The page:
The Tough Cut Of Beef You Likely Won't Find At The Store

In the meat section of a standard grocery store, you're bound to see a familiar selection of beef like ribeye steaks, filet mignon, chuck roasts, and flank steak. However, one that you are not likely ever going to see are beef shanks. Perhaps one of the most affordable cuts of beef available, the shank doesn't sell well as other cuts for one simple reason: It's very tough.

The shank is sourced from the forearm of the cow, just between the brisket and the short plate. Shanks are a lean cut of meat with many sinews and cartilage and often come with a central bone, making the meat difficult to cut and eat, especially when it is not cooked properly.

If you are looking for beef shanks, you'll like find them at butcher shops, specialty meat markets, and local farms. They're also available online from vendors such as Porter Road and Prosper Meats. Regardless of sourcing, knowing how to cook with beef shanks is the key to getting the most out of this uncommon cut. Unlike steaks, direct exposure to high heat is a detriment to beef shanks. Instead, low and slow cooking methods utilizing moist heat are best when it comes to beef shanks. 

The best ways to use beef shanks

When cooked over direct high heat, the sinews and cartilage in the beef shank will tense up and become dry, rubbery, and nearly impossible to chew. In spite of this, there are plenty of other ways to put beef shanks to use — one of the best is for bone broth. The central bone of the shank is filled with marrow, which helps store flavor, collagen proteins, gelatin, and fat along with the cartilage and sinews. These will break down when cooked in liquid for long periods of time, making for a richly flavored, thick broth.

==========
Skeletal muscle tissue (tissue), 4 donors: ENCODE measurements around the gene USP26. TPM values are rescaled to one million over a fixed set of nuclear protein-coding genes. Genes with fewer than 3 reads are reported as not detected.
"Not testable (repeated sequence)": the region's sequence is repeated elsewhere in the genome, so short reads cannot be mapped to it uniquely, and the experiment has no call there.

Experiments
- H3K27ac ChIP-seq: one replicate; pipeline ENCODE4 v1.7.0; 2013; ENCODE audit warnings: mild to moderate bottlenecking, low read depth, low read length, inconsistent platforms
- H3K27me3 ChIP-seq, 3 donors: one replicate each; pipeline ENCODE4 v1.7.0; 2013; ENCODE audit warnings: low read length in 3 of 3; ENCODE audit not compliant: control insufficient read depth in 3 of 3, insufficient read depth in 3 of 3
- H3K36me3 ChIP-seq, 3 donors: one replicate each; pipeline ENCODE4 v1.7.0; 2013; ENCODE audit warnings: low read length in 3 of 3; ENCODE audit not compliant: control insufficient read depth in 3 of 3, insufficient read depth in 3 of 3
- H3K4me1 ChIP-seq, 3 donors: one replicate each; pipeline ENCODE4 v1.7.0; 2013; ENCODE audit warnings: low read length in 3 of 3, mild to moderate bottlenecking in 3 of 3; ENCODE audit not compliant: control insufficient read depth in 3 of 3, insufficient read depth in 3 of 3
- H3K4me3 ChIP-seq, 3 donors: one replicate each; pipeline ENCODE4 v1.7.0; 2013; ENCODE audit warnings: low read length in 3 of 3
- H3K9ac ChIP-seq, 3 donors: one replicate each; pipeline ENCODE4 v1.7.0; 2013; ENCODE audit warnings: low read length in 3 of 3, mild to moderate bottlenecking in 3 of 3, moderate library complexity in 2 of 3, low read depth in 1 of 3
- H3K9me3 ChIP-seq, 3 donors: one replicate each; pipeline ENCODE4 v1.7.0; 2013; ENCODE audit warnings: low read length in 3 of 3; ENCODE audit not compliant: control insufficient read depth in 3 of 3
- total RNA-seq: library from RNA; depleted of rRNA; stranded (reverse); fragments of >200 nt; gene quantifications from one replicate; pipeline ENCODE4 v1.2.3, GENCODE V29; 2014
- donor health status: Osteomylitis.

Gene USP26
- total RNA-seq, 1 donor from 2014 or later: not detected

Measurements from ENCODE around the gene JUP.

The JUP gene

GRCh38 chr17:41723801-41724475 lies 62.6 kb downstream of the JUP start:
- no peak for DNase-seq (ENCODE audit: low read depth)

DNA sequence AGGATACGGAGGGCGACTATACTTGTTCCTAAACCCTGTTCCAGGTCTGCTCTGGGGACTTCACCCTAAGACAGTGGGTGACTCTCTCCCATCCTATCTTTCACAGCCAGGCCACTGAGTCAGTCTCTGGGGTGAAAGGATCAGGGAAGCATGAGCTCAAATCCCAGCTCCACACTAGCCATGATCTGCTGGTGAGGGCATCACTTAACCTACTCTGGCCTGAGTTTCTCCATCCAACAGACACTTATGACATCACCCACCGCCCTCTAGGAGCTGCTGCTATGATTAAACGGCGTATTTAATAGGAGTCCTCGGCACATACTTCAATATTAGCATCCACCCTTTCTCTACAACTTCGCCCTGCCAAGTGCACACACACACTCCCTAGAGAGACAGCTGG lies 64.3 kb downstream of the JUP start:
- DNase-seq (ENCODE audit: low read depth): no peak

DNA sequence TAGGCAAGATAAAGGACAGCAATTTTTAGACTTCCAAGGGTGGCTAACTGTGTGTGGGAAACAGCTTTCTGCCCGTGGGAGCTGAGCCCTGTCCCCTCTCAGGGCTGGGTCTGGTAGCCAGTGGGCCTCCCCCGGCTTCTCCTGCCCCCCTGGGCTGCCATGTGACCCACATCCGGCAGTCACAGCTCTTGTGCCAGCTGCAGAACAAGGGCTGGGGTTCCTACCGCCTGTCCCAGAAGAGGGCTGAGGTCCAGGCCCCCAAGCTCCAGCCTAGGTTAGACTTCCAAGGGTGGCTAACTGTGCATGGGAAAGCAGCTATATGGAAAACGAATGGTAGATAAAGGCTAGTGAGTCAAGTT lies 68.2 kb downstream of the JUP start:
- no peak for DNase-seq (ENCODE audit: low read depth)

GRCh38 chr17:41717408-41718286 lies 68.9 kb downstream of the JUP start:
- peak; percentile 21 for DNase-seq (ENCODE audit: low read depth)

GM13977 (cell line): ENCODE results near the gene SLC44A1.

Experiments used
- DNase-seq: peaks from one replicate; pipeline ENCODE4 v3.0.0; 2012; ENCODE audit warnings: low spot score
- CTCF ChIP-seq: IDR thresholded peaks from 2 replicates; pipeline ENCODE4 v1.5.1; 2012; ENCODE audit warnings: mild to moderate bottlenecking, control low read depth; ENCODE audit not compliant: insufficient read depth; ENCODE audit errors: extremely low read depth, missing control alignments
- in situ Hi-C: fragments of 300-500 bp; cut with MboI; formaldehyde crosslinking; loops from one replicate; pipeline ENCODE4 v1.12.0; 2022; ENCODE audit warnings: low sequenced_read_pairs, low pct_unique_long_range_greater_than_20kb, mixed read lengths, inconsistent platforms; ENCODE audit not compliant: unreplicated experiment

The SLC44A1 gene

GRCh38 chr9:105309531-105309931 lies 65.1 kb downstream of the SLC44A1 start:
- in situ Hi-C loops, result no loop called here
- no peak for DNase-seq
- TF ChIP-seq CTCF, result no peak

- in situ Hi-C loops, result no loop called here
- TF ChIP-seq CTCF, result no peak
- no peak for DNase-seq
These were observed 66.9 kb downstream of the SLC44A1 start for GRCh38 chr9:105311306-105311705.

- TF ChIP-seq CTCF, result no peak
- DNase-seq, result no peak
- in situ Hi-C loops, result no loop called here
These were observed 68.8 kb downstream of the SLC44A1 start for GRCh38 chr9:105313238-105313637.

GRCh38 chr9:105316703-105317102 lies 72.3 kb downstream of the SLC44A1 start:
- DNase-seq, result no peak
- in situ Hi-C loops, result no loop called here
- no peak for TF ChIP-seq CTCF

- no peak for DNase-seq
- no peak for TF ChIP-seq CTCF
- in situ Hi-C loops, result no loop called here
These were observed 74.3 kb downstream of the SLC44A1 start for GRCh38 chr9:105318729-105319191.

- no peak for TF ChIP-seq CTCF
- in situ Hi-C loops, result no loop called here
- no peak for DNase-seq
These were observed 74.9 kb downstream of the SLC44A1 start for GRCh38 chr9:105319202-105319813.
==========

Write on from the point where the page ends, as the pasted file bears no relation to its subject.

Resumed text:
Another thing you could do, provided you have the equipment or a local butcher service, is make lean ground meat out of the shanks. The grinding will loosen the sinews and cartilage, making the meat easier to chew and cook. Braising is also an excellent way to cook them, especially for classic dishes, like Osso Buco, where the cuts of meat are stewed for long periods of time on low heat. Like with bone broth, the gentle, moist heat of the liquid works to break down the sinews and make the meat juicy and tender. So while it may not be the most popular cut of beef, the affordability and adaptability make seeking out beef shanks worth the effort.